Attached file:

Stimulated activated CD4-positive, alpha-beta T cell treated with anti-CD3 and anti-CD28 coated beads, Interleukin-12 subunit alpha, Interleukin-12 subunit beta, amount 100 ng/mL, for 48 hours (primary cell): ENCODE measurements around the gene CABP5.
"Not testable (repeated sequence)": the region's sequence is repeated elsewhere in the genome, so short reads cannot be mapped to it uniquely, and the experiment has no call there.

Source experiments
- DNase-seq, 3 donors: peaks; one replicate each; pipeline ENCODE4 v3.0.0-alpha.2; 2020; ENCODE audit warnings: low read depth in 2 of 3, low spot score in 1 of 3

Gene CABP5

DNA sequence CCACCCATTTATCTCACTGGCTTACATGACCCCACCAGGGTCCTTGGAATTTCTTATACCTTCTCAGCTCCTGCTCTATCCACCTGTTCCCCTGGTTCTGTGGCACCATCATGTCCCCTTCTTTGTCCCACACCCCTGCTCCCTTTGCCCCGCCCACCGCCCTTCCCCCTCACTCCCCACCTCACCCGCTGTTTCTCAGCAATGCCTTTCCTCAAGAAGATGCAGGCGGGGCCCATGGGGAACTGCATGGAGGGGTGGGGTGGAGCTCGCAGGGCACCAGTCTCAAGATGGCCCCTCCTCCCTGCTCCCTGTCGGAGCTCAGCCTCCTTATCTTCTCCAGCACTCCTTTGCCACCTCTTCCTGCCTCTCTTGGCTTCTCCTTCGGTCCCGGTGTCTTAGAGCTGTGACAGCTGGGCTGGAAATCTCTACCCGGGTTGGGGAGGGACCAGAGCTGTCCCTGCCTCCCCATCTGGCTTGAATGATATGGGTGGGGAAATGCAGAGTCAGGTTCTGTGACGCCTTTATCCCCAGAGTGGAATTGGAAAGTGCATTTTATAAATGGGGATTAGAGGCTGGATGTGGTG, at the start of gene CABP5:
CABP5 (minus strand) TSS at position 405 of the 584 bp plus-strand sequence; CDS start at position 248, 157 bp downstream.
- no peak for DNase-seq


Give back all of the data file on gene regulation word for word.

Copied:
Stimulated activated CD4-positive, alpha-beta T cell treated with anti-CD3 and anti-CD28 coated beads, Interleukin-12 subunit alpha, Interleukin-12 subunit beta, amount 100 ng/mL, for 48 hours (primary cell): ENCODE measurements around the gene CABP5.
"Not testable (repeated sequence)": the region's sequence is repeated elsewhere in the genome, so short reads cannot be mapped to it uniquely, and the experiment has no call there.

Source experiments
- DNase-seq, 3 donors: peaks; one replicate each; pipeline ENCODE4 v3.0.0-alpha.2; 2020; ENCODE audit warnings: low read depth in 2 of 3, low spot score in 1 of 3

Gene CABP5

DNA sequence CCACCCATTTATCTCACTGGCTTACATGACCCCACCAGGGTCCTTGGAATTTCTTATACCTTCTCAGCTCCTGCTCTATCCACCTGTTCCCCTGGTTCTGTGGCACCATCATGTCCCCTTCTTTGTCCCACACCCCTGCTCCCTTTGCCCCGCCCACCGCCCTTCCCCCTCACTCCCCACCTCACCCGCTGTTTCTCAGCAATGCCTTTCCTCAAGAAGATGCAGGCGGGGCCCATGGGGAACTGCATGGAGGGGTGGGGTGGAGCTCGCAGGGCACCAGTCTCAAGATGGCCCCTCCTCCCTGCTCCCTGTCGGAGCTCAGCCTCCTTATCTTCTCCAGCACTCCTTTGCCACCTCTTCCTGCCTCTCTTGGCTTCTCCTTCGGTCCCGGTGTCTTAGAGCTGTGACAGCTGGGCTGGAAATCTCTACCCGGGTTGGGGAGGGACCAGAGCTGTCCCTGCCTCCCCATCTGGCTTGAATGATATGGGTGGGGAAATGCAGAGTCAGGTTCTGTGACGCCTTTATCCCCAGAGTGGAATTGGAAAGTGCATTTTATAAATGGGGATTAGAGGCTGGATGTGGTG, at the start of gene CABP5:
CABP5 (minus strand) TSS at position 405 of the 584 bp plus-strand sequence; CDS start at position 248, 157 bp downstream.
- no peak for DNase-seq